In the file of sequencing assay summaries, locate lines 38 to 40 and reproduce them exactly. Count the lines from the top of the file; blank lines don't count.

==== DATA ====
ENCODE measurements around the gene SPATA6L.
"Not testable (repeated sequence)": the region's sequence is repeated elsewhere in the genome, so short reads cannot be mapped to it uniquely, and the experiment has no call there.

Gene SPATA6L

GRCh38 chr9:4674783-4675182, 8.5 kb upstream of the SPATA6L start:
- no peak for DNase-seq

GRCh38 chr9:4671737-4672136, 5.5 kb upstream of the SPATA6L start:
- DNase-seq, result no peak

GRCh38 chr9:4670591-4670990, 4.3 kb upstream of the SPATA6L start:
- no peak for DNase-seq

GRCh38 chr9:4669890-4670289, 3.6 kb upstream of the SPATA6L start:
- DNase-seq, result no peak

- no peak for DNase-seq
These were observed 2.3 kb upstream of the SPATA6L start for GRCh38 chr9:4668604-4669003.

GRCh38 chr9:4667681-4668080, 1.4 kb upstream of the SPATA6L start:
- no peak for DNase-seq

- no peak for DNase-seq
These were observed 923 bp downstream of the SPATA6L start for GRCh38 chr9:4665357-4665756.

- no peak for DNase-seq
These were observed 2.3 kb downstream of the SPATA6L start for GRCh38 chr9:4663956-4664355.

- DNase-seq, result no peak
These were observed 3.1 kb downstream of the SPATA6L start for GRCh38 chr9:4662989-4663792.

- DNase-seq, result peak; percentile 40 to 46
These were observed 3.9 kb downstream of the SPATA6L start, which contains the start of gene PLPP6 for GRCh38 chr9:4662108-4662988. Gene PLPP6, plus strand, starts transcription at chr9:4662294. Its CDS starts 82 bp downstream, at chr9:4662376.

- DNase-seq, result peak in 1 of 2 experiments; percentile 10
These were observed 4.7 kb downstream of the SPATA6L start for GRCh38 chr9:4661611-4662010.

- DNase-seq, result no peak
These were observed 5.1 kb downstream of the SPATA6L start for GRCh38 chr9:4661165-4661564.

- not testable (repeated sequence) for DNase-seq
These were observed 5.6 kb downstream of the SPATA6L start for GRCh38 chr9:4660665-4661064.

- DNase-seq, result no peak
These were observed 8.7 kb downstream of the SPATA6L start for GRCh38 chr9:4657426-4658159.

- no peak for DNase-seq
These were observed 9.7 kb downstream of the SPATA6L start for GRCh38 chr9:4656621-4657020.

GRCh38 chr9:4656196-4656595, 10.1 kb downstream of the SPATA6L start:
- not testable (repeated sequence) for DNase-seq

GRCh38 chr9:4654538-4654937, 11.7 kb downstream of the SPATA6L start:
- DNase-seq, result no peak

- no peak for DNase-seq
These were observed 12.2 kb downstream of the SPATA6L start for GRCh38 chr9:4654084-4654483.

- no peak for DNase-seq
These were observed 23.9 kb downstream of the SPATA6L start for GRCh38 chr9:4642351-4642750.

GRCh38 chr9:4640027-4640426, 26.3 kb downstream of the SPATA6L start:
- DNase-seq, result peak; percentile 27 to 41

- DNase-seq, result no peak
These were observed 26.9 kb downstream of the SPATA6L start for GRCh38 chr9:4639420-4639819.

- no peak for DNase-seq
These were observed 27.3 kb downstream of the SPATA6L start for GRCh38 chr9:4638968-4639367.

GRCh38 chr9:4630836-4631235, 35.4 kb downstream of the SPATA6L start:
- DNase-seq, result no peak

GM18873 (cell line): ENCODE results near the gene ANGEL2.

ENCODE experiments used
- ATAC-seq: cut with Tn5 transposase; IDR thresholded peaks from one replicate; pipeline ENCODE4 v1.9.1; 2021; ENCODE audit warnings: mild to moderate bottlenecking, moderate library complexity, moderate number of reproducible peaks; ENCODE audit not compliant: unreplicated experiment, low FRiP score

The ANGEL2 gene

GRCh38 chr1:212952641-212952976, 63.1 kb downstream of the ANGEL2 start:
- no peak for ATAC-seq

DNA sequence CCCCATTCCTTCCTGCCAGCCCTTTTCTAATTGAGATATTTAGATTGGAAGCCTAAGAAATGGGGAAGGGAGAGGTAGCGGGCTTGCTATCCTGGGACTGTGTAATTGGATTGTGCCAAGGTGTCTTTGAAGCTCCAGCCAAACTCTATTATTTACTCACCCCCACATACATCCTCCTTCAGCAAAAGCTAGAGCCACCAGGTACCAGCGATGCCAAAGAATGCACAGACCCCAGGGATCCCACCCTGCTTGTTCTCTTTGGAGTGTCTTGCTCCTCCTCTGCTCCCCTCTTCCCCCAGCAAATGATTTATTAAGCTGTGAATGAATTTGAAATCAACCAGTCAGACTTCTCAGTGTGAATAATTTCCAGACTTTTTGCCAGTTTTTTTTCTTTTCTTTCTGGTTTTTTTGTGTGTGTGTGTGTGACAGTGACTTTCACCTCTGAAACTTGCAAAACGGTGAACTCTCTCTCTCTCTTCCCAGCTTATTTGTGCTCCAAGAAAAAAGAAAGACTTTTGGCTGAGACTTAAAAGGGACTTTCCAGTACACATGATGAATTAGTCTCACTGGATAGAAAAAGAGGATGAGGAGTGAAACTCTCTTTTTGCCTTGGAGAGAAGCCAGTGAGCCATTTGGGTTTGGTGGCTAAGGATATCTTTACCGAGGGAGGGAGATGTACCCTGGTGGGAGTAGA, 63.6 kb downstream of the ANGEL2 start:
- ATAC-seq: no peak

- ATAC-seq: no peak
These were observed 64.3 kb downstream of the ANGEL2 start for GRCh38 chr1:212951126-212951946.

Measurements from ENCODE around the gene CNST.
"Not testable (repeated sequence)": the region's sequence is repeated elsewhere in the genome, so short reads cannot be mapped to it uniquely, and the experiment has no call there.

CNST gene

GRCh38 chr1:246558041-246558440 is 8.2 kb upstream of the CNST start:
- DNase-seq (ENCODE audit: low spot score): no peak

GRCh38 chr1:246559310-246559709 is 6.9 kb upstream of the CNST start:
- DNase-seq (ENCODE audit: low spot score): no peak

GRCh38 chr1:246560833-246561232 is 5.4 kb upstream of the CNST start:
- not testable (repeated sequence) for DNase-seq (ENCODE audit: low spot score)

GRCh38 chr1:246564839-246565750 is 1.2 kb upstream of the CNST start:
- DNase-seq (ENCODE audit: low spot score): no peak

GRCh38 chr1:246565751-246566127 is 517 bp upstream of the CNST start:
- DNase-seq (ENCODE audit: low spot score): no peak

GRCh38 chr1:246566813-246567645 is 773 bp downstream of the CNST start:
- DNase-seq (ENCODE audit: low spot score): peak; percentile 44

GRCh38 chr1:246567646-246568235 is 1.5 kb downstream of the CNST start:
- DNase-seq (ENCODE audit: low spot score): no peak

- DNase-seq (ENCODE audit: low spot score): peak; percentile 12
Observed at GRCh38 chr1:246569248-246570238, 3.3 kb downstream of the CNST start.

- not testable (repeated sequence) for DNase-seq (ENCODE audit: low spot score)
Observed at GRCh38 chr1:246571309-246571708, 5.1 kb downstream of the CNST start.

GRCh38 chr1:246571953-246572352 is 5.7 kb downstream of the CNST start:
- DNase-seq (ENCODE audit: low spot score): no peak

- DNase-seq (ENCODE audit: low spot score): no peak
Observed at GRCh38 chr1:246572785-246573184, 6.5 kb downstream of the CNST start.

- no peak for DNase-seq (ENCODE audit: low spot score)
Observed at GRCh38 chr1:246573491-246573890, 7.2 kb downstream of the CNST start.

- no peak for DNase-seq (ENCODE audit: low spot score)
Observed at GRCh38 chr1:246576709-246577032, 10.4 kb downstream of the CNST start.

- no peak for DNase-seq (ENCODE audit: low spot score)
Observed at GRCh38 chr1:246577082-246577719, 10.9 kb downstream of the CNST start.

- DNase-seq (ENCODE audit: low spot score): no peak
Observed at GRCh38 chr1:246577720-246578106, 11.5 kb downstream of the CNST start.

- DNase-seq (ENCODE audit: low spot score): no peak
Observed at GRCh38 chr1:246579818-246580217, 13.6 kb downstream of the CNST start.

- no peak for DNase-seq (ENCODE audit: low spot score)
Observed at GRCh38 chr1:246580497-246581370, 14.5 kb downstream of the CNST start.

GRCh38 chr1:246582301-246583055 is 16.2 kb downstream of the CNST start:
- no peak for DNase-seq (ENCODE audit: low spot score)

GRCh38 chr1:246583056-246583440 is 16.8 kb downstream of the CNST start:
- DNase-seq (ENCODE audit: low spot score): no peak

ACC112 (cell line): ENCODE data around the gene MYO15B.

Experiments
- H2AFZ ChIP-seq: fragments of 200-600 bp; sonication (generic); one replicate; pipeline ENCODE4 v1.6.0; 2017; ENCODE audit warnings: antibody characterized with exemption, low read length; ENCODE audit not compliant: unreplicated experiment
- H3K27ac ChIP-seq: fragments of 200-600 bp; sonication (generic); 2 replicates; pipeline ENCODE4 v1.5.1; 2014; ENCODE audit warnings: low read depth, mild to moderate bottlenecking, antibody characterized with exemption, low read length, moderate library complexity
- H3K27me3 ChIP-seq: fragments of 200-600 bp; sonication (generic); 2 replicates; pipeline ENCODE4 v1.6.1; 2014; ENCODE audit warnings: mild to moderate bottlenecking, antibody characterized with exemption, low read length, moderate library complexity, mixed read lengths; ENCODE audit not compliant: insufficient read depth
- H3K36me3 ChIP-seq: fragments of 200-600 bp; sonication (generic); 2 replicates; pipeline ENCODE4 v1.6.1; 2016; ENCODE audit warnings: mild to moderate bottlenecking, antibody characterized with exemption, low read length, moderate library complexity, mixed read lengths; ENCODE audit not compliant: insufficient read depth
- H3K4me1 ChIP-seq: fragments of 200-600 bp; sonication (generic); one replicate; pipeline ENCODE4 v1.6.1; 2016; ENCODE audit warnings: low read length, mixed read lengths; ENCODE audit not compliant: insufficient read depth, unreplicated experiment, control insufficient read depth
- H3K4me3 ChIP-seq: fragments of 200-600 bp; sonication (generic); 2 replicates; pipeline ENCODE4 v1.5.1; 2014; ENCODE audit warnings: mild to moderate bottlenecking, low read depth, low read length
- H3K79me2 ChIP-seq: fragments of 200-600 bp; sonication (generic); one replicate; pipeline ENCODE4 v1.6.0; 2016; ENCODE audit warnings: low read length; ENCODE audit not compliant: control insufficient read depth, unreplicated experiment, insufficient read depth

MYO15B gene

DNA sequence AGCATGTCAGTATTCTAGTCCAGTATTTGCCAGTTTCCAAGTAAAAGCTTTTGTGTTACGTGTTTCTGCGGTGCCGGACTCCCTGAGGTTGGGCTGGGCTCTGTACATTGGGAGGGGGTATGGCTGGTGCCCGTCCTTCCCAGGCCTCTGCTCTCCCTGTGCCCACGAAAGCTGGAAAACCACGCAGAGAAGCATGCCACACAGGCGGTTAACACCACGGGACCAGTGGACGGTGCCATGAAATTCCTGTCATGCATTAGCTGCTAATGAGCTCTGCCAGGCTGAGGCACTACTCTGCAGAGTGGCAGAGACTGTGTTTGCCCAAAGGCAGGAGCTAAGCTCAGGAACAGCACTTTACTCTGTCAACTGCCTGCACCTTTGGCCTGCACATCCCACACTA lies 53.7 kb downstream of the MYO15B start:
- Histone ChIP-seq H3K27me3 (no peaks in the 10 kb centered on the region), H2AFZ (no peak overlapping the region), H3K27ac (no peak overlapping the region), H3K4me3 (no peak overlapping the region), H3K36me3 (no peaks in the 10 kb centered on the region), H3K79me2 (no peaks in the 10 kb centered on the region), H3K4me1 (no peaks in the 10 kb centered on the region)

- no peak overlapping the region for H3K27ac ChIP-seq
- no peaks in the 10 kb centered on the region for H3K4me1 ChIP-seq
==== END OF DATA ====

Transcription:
- no peak for DNase-seq
These were observed 12.2 kb downstream of the SPATA6L start for GRCh38 chr9:4654084-4654483.

- no peak for DNase-seq